We survived the world's highest bridge bungy!
We survived the world’s highest bridge bungy!



(not) Cape Town update

We have an important update about our trip.

We are not going to Cape Town at this point in time. Yesterday we went to the South African High Commission in Windhoek to apply for a visa for my (Katana) passport, being one of the unlucky few nationalities that require a visa to enter South Africa. The pre-story is that we knew this, of course, and we originally thought it wouldn’t be hard to obtain a visa in any of the capital cities we were going to go through, such as Nairobi, Dar es Salaam, Harare or Windhoek. We were told by fellow Russian travelers in Nairobi that a South African visa is hard to come by, because they require a plethora of documents, and the people we talked to got their visas back home, in Europe. This wasn’t really an option for me, but to be safe we went to the SA High Commission in Nairobi, where they told us of many documents that I would have to provide to apply, but also said the visa can be obtained in any SA High Commission in Africa. The same story happened in Dar es Salaam. We were reassured we can definitely get a visa in Windhoek. We also sent an email to the Windhoek SA High Commission, but never got a reply – although their website states that they do visas, and that they should reply to emails. Weeks passed and we found ourselves in Windhoek, fully supplied with all the supporting documents, ready for battle.

We got to the High Commission, got the application papers (they still failed to mention or ask anything…) and only when we waited in line, and finally got to the window to apply for the visa, we were told that actually they don’t do visas for non-Namibians and non-residents, basically they don’t issue SA visas to tourists traveling through Namibia. We tried to explain that we did indeed try to get in contact with them and that their colleagues in other High Commissions led us here, that their website is incorrect, and that the only way to know is to be told when it is too late. At this point the lady actually turned her back to us while I was mid-sentence, and walked away. When she came back, I again tried to explain our situation, looking for either sympathy, understanding, or who knows what, but she cut me mid-sentence again by starting a chat with her colleague. Besides the ridiculousness of this “rule”, the inescapable dread of “what do we do now” and the incompetence of the High Commission to inform travelers of any such information, her rudeness was really the icing on the cake. We left so angry but what is to be done?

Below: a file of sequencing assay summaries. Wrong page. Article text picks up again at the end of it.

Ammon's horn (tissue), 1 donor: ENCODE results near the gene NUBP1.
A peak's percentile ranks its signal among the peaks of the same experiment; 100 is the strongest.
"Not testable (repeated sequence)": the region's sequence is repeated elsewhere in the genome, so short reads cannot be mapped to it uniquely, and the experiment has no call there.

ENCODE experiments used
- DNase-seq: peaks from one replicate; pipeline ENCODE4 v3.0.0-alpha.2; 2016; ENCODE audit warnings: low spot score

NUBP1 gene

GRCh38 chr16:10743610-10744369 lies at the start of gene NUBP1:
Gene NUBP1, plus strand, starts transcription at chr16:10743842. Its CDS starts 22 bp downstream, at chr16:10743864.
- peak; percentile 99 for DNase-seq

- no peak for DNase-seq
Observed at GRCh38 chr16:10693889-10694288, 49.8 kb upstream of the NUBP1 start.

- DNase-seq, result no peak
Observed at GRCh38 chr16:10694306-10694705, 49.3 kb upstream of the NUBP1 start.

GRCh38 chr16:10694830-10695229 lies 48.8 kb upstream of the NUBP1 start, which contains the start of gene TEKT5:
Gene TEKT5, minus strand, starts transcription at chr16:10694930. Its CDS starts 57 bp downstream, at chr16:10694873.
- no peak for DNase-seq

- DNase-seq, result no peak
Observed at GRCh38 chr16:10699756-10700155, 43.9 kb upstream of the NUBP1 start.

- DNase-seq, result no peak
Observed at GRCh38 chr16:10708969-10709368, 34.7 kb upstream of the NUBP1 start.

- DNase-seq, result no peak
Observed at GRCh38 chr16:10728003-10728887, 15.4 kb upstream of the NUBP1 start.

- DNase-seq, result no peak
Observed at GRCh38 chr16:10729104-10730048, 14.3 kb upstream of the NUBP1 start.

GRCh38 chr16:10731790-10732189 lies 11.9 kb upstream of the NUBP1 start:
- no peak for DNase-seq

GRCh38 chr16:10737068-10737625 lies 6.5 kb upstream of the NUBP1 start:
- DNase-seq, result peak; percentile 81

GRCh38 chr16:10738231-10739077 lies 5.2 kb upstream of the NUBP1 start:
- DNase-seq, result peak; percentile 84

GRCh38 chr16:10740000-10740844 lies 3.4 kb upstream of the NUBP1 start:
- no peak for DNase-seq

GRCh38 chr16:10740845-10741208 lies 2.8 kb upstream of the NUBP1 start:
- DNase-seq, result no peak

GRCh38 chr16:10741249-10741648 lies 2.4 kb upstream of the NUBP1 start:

We weighed our options: do I fly home for a few days to get the visa, do we waste time and gas driving to Gaborone (again not knowing for sure whether they issue SA visas either) and waiting for 5+ days, do we separate and Jonathan drives to Cape Town alone? This wasn’t really an option because we set out to do the trip together, therefore we will finish it as a team as well.

Our new plan is more simple. We will spend the rest of the trip in Namibia, getting to really know this amazing and beautiful country. We bought tickets from Windhoek to Cape Town for the same day as our flights out of Cape Town. Transiting through the airport I shouldn’t require anything, and might even get a visitor’s permit for the day. This way we don’t waste our tickets out of Cape Town to London. We leave Troopy in Windhoek for a few months, and in the near future will come back (maybe Easter?), having acquired a SA visa in my “home” country, we will then drive down to Cape Town and complete the mission. It is a shame to be treated this way, and a shame to break our plans, but it is exciting to make new plans and to get to see things we weren’t planning on seeing in Namibia, and in the end, what is a trip without complications? A less memorable one!